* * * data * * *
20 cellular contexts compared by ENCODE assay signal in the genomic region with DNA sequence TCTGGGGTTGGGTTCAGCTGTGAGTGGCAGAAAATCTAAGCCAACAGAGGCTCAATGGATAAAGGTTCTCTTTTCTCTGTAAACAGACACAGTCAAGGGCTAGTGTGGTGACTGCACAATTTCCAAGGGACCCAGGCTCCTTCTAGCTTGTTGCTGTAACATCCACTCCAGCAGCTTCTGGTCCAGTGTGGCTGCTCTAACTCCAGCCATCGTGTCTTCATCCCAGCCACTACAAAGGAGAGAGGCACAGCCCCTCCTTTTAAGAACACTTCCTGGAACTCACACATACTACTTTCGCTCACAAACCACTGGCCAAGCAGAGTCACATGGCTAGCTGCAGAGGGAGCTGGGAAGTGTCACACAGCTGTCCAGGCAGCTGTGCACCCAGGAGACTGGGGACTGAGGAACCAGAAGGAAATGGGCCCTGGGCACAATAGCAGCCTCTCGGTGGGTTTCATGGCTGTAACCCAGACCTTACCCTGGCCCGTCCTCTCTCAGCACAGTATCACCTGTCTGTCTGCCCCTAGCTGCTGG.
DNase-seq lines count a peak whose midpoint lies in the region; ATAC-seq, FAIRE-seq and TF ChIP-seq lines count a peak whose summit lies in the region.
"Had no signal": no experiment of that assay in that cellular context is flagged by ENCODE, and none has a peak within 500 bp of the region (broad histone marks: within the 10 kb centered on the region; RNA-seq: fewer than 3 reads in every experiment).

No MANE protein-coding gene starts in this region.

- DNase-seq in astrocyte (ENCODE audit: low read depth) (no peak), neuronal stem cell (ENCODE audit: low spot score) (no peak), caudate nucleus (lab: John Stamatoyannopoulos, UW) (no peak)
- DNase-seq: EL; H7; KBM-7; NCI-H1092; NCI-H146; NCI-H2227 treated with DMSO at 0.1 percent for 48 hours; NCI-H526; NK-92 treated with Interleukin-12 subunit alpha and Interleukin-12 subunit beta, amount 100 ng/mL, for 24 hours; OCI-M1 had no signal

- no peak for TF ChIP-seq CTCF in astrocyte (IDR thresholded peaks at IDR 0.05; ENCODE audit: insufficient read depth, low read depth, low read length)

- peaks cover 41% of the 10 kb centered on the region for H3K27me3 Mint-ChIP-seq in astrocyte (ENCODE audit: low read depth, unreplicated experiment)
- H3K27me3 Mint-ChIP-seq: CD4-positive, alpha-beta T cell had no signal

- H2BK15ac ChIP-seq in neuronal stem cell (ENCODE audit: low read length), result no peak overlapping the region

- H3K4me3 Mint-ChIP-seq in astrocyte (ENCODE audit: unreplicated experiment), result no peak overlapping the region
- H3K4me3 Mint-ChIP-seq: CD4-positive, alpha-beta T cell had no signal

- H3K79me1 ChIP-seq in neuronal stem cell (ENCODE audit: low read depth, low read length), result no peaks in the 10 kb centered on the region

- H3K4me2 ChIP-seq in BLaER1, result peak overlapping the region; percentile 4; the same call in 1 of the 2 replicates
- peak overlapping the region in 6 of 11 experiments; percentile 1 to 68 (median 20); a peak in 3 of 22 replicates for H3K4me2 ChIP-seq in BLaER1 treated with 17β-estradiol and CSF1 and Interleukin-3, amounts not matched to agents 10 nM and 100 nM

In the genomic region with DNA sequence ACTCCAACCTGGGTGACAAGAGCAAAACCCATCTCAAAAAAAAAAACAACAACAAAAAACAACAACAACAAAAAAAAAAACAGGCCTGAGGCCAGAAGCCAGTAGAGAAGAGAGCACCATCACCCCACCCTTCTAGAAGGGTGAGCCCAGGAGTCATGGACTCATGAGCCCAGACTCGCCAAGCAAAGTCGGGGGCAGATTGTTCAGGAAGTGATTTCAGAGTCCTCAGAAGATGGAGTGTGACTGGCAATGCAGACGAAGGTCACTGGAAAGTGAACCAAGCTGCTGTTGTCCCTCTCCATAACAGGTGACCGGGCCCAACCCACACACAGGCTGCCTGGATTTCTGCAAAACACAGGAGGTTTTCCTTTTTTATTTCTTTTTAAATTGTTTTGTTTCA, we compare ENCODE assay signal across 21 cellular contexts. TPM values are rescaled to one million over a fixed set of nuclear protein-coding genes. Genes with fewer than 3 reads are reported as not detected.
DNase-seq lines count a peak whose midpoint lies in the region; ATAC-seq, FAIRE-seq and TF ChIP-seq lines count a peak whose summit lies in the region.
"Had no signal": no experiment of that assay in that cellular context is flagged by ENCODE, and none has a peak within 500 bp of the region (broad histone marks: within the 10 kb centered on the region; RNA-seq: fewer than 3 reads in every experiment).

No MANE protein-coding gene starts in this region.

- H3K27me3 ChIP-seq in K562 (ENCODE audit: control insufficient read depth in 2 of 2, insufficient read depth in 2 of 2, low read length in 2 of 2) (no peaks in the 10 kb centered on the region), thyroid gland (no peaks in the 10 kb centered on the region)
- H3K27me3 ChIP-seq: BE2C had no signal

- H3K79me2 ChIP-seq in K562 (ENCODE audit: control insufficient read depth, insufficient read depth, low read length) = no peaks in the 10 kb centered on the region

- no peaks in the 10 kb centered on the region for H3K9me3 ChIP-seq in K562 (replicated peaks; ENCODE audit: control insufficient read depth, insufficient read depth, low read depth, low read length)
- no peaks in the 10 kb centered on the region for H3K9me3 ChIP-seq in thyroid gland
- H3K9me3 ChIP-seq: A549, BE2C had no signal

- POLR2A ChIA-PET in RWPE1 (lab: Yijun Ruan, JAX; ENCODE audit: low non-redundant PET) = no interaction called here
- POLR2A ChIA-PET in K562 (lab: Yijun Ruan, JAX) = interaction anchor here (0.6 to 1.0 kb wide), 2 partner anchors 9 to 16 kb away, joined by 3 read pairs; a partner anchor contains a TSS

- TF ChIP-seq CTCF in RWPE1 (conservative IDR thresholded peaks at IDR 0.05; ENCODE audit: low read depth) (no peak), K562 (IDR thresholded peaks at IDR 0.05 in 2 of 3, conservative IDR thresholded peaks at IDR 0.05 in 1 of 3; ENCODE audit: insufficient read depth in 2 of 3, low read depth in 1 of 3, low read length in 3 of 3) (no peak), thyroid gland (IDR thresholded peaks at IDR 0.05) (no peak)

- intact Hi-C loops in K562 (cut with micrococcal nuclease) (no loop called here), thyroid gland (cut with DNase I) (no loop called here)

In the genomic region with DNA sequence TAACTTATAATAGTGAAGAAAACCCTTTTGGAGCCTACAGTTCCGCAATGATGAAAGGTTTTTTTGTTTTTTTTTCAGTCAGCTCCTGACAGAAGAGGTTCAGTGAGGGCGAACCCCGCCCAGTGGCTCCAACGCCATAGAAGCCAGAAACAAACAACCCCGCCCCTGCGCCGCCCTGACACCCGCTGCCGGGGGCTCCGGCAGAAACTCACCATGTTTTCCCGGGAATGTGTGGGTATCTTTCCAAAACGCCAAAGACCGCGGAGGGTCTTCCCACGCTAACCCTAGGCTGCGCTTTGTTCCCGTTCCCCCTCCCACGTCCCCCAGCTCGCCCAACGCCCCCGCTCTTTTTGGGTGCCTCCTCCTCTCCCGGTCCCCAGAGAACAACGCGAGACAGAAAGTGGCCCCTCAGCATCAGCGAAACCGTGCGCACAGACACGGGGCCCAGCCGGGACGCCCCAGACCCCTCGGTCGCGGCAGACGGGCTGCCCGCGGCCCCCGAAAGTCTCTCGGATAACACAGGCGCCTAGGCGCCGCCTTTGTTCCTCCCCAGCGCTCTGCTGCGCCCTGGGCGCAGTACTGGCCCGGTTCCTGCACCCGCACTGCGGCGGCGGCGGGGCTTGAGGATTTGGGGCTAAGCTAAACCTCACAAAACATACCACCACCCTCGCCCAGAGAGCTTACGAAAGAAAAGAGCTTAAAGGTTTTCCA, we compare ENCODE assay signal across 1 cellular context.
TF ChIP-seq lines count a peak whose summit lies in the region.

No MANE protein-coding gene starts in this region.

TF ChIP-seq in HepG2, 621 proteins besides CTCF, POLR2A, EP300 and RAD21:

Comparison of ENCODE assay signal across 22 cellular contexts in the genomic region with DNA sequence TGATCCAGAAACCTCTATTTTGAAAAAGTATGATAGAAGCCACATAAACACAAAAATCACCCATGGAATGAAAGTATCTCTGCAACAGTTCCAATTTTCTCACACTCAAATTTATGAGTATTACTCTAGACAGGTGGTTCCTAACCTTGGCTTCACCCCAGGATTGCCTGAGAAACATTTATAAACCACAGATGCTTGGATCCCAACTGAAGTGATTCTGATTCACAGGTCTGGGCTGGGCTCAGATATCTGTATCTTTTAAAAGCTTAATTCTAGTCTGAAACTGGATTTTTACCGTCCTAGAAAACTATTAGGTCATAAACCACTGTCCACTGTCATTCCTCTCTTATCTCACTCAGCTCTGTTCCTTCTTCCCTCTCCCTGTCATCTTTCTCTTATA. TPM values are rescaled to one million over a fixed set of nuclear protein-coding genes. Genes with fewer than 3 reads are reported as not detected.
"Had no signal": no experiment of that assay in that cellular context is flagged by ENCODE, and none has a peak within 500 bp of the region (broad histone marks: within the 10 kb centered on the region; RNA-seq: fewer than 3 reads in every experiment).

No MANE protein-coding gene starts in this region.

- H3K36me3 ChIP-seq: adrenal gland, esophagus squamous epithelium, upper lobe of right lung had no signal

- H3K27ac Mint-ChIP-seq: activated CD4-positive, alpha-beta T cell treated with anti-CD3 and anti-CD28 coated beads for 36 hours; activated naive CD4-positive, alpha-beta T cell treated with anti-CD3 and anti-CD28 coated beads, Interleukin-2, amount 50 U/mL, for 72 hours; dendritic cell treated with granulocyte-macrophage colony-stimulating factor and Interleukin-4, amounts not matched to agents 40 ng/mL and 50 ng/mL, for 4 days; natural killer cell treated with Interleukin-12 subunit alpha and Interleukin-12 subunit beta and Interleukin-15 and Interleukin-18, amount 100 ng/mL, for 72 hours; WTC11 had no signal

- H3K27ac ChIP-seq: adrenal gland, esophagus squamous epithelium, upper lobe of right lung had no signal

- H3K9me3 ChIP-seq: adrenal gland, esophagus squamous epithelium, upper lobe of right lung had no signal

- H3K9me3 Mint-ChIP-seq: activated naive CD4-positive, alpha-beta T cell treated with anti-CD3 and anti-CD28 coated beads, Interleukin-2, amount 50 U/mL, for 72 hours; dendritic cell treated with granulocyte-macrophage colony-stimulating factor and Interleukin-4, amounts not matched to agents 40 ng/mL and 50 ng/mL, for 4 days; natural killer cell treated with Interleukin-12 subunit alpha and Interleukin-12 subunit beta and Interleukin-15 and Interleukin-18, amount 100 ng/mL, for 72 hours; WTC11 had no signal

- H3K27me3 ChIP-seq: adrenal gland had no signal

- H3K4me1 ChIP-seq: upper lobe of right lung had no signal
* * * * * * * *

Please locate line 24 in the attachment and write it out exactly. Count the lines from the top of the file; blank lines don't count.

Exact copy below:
- no peaks in the 10 kb centered on the region for H3K9me3 ChIP-seq in thyroid gland